Reinvention Strategy

“We’re making an effort not to be everything to everybody and are looking to represent fewer vendors that do a better job, reflected in improved profits for us and them. We’re also adding more marketing activities.”

Jim Moore
Jim Moore

Jim Moore, president, Fire King of Seattle (Seattle, WA), is taking the role of leadership seriously, and is focusing on one-on-one interactions with both customers and staff. “I want to show employees that even a small customer is needed for the bottom line, because it often happens that smaller customers get pushed to the wayside to make room for the larger customers. It takes just a few smaller customers lumped together and you’ve got yourself a larger customer..” While it takes more time out of his day, Moore makes on-site visits with his sales staff customer sites, and spends that time training employees as well as letting customers know there is a personal commitment from the company.


Reinvention Strategy

“We’re in the testing phase of some new products that we will bring as a value-add to our customers.”

Steve Mulder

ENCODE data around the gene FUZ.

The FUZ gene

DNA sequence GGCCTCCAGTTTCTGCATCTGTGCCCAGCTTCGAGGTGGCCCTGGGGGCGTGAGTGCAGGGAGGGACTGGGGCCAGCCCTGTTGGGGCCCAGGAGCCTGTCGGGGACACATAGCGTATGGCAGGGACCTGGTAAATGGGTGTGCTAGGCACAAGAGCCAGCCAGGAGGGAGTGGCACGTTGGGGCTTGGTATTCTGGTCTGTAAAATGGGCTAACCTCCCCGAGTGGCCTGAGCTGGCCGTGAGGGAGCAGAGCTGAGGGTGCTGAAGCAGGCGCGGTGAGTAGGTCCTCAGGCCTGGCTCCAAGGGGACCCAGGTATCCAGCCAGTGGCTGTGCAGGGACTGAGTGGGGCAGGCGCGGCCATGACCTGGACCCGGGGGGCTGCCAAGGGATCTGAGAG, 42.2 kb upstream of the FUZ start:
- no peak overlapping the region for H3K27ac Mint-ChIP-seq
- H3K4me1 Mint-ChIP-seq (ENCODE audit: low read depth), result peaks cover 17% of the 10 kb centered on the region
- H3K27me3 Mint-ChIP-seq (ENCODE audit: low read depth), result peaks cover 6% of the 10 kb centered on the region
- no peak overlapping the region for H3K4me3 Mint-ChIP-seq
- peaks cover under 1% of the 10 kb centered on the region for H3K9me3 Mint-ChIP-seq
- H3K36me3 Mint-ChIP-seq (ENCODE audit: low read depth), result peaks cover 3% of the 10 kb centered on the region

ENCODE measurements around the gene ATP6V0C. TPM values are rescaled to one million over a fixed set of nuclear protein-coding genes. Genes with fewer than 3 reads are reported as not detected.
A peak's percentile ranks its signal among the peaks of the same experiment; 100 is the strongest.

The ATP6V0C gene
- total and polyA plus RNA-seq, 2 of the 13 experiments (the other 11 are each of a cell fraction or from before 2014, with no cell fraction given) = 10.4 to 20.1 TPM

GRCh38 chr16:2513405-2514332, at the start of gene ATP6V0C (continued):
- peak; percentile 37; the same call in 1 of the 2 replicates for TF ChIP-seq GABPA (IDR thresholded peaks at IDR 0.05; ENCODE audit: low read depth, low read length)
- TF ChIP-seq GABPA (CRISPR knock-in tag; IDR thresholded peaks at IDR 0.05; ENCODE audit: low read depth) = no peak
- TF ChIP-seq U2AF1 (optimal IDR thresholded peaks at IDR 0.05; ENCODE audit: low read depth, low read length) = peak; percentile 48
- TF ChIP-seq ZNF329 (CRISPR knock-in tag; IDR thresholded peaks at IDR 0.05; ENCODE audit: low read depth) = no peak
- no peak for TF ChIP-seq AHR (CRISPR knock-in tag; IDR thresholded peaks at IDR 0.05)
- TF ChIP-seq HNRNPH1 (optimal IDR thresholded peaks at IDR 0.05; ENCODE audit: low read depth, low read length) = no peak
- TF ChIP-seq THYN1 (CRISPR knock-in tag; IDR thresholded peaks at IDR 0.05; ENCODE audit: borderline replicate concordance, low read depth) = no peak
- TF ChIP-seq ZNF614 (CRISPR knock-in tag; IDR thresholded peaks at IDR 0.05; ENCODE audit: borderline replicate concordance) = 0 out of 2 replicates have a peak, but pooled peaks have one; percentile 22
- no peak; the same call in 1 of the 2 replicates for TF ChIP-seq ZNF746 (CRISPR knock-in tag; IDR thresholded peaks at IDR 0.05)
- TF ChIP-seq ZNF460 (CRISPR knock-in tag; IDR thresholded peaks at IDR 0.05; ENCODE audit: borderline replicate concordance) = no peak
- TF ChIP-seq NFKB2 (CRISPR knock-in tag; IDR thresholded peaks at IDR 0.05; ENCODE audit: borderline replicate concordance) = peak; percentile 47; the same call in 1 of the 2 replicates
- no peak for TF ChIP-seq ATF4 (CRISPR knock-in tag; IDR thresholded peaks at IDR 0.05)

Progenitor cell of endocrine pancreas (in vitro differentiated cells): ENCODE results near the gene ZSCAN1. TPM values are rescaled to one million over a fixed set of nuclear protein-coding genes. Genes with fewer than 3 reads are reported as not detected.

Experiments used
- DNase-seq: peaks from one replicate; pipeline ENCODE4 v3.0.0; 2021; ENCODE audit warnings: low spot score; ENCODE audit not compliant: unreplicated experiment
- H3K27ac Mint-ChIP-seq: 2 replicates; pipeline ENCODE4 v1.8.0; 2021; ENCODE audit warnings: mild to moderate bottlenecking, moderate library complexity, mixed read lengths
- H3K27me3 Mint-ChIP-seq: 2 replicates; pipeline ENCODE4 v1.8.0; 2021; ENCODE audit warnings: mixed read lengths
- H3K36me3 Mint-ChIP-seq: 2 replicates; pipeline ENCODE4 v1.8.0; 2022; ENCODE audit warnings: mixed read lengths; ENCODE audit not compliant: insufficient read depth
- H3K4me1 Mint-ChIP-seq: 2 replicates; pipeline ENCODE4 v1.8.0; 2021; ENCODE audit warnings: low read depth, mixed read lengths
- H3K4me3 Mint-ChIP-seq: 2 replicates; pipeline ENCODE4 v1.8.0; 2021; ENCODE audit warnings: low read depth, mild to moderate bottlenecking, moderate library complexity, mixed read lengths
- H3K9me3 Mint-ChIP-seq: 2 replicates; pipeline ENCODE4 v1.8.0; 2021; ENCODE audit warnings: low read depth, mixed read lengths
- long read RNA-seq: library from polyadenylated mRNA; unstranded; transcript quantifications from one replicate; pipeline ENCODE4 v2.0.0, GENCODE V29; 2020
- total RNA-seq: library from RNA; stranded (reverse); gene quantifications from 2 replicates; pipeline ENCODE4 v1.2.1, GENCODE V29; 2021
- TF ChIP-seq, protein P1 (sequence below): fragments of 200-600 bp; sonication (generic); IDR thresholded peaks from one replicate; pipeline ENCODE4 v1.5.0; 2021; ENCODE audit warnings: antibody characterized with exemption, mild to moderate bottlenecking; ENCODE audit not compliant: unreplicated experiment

Steve Mulder

Steve Mulder, president, Natwel Supply Corp. (San Antonio, TX), describes himself as very detail-oriented and committed to making things more efficient. In fact, after taking over the business from his father, Mulder upgraded many of the company’s processes, including the way inventory was done, how acetylene was shipped and received, and the way cylinders were tracked. “Everything runs smoother, and while the company has doubled in size in the last five years, we still have the same number of employees.” Mulder points to this streamlining and move toward efficiencies as a critical leadership task.


Reinvention Strategy

“Fuel costs are so high that we’re creating more efficient routing. We’re also working on same-day service, and sending in-house employees to customer sites to walk them through a customer challenge.”

Tom Reynolds
Tom Reynolds